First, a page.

Iris: Definition & Function

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  • 0:00 Snowflakes And Uniqueness
  • 0:35 Iris Of The Human Eye
  • 2:07 How Does The Iris Work?
  • 2:55 Uniqueness Of The Iris
  • 3:33 Lesson Summary
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Lesson Transcript
Instructor: Terry Dunn

Terry has a master's degree in environmental communications and has taught in a variety of settings.

The iris of the human eye is unique in each individual. What makes it unique? What is it made of? What does it do? Learn the answer to those questions here.

Snowflakes and Uniqueness

Have you ever heard the expression that someone is a special snowflake? This expression stems from the very nature of snowflakes - that each one is entirely unique. But snowflakes aren't the only individually unique things in the world. We might just as easily refer to some people as special irises. That's because the iris in the human eye is just as unique as snowflakes. In the entire human population, not a human iris will be similar from one person to the next.

Iris of the Human Eye

The iris of the eye is the colored ring just behind the clear, outer layer of the eye's cornea. Behind the iris is the crystalline lens, which helps to refract light. In the center of the iris is the pupil, the black hole that changes size. The iris is made of connective tissue, smooth muscle fibers, and pigments that give the iris its color.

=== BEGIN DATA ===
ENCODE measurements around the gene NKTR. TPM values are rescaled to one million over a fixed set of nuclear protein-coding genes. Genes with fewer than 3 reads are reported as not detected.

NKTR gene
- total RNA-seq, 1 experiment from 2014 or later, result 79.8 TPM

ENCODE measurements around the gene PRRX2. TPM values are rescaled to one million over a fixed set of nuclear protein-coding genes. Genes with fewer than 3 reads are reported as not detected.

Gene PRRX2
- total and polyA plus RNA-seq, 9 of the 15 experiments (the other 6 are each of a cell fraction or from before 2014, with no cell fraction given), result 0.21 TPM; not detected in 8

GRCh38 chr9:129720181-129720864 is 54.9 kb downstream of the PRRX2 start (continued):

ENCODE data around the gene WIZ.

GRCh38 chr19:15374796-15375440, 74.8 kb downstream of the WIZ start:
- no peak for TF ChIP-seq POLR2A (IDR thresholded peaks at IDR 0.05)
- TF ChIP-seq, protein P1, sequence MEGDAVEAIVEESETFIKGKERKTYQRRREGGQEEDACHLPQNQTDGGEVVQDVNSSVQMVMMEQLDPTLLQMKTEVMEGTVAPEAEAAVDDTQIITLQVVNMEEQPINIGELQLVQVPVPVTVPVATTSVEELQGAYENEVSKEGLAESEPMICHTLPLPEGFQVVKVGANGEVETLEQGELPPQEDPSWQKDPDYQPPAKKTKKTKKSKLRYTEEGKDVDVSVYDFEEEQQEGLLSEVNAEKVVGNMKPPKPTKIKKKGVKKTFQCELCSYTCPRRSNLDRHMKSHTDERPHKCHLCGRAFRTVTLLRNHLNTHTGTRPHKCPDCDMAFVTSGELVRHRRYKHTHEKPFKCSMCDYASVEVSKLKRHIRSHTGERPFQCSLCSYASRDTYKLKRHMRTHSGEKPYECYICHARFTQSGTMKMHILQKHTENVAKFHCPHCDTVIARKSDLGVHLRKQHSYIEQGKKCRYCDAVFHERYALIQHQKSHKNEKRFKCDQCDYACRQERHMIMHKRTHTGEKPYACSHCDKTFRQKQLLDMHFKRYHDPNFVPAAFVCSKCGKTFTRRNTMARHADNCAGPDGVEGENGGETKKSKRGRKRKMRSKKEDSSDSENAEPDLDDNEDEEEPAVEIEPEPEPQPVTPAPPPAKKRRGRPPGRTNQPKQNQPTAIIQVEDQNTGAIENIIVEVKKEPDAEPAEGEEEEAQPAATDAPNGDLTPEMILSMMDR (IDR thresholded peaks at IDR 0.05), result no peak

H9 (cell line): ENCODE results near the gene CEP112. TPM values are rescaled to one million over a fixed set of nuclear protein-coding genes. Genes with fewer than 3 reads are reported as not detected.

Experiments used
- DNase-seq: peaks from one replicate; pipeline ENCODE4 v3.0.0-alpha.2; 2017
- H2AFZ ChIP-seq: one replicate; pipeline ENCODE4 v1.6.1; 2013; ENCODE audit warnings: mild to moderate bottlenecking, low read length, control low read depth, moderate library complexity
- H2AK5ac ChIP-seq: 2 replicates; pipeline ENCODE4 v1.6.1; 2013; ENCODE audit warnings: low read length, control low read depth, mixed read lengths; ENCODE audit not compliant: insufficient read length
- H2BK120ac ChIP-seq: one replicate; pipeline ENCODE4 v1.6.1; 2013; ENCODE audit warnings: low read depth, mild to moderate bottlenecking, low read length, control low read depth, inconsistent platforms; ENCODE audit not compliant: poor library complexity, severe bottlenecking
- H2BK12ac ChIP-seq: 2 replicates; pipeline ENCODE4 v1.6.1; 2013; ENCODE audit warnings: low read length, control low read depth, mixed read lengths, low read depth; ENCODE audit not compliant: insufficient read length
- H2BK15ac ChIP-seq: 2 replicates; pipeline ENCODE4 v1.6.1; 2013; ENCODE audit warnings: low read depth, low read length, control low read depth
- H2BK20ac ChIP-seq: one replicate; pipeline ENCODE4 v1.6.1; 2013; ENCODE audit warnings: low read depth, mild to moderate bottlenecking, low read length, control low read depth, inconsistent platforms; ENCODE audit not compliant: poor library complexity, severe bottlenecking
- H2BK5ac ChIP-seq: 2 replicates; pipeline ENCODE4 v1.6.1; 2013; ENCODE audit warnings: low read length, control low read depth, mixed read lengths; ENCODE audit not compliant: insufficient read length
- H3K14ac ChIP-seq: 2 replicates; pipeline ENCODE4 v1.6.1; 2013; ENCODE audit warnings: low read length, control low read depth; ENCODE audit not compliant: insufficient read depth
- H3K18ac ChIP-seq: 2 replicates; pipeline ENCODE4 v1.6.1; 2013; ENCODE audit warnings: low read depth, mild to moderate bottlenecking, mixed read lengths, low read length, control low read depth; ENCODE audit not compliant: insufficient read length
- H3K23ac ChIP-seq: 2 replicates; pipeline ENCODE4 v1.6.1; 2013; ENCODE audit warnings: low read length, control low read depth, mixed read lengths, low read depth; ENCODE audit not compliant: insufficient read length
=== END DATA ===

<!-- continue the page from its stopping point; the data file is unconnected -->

The pigments in the iris are made of melanin (the same pigment that gives skin its color) and lipochrome. The amount of pigment in the eye creates eye color. Before you were born, genetics determined your eye color and the unique structure of your iris was laid out. On one end of the spectrum are eyes with no pigment, which are the pink eyes of a person with albinism. A little pigment makes the eye blue. Then in increasing amounts of pigment are green, hazel, and finally, brown eyes, which have the most pigment.

Occasionally, someone has an eye that is one color and another eye that is a completely different color. And just to set the record straight, once you are an adult, your eyes don't change color. They can look different depending on what you are wearing or the light that surrounds you, but they aren't changing color.

Because light eyes have less pigment, they need a little extra protection from the ultraviolet rays of the sun. A lot of sun exposure has been connected to a higher chance of cataracts and macular degeneration. Now there's a good reason to wear cool shades, especially if you are light-eyed!

How Does the Iris Work?

Besides giving you a unique look, the iris does serve a functional purpose. The muscles of the iris contract and dilate the pupil of the eye to let in more or less light. The iris dilator muscle pulls away from the center of the iris to dilate (open) the pupil and the iris sphincter muscle pulls towards the center of the iris to constrict (close) the pupil.

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